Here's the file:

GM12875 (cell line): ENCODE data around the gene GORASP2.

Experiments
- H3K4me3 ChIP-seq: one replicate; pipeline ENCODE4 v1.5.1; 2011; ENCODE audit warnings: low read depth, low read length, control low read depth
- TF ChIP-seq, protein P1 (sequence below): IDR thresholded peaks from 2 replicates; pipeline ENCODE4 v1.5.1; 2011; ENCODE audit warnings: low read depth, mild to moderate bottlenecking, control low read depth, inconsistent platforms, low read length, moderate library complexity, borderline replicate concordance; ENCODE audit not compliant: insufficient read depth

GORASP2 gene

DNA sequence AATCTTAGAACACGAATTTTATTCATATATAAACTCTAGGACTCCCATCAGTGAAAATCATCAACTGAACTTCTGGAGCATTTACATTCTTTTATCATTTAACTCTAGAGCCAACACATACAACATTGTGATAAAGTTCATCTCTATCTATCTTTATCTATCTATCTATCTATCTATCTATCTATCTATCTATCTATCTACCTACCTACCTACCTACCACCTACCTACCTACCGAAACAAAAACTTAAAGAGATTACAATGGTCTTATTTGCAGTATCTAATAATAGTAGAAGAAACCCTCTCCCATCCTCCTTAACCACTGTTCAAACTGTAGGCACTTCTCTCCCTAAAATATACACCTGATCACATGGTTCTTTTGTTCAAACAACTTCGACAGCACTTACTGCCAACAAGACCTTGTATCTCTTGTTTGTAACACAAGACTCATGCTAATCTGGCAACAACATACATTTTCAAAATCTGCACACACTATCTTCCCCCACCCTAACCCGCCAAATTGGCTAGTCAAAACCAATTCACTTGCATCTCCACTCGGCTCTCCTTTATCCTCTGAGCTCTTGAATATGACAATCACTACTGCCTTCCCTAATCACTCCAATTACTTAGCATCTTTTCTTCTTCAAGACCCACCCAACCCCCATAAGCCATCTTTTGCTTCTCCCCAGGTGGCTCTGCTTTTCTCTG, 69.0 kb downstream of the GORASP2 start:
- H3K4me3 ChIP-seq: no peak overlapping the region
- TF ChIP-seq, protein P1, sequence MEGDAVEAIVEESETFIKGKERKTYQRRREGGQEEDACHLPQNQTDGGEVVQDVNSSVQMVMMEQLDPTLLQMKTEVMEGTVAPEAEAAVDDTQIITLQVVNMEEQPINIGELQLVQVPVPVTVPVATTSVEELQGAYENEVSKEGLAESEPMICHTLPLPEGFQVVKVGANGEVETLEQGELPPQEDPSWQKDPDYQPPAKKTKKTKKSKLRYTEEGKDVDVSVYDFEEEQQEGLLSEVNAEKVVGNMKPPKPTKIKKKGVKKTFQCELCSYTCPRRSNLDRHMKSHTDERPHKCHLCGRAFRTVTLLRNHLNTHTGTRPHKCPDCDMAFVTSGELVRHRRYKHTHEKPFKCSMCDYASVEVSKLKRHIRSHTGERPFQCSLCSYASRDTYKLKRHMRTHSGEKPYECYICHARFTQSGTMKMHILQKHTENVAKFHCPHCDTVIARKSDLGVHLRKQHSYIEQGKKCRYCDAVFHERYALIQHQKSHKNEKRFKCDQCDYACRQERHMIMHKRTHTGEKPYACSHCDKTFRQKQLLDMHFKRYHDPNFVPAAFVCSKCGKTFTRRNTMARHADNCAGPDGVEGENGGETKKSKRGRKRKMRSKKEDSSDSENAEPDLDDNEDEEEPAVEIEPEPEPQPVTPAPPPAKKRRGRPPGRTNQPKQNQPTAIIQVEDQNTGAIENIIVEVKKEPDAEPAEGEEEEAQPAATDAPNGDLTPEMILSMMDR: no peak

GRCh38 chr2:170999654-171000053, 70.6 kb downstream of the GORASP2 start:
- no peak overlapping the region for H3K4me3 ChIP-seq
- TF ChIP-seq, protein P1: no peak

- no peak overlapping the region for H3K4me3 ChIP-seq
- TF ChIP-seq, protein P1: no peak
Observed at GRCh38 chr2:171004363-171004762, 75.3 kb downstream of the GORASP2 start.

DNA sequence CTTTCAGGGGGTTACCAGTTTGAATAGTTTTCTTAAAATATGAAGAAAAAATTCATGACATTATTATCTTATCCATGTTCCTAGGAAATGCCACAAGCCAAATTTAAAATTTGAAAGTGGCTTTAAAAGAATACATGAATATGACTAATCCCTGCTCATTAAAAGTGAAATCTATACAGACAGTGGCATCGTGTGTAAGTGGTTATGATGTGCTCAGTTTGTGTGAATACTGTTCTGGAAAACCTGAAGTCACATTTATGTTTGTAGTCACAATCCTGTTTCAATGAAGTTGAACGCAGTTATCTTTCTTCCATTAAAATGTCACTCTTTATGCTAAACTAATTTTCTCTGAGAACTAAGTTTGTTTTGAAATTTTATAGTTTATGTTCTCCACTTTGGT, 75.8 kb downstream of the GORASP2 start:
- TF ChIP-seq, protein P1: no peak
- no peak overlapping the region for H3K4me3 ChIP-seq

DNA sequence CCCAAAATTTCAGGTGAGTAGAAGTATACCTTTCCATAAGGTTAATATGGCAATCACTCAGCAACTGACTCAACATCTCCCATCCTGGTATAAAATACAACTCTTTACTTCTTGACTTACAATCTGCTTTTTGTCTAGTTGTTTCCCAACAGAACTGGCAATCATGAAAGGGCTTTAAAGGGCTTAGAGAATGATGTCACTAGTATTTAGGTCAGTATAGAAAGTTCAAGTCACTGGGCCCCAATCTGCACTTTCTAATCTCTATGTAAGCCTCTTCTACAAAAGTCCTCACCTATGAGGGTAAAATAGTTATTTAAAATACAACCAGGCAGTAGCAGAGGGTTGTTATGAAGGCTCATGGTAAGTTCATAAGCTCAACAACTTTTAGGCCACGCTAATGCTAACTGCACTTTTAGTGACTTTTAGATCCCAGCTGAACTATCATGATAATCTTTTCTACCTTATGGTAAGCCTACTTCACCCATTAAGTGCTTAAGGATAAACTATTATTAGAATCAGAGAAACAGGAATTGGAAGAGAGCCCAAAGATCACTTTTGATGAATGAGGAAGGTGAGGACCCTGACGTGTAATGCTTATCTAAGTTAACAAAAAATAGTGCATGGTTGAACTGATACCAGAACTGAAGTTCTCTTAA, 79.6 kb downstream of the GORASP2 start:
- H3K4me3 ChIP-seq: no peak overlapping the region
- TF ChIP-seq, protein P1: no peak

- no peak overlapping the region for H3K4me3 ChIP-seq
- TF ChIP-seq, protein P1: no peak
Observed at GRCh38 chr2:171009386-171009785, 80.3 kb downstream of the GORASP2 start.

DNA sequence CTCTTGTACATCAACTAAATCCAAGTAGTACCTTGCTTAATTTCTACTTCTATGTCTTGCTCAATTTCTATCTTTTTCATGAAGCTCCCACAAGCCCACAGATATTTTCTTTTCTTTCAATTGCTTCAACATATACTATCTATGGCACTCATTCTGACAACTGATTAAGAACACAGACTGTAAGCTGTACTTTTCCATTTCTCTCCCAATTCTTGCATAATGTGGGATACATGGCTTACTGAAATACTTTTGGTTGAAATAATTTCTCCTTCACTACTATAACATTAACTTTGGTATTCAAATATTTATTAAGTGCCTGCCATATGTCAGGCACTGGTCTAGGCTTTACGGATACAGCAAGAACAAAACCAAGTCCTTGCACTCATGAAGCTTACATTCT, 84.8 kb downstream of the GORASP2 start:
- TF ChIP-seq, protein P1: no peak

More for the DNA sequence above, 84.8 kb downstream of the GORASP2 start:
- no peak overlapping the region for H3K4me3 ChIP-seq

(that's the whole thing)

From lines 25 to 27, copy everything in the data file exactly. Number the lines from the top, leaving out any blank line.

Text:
- TF ChIP-seq, protein P1: no peak

More for the DNA sequence above, 84.8 kb downstream of the GORASP2 start:
- no peak overlapping the region for H3K4me3 ChIP-seq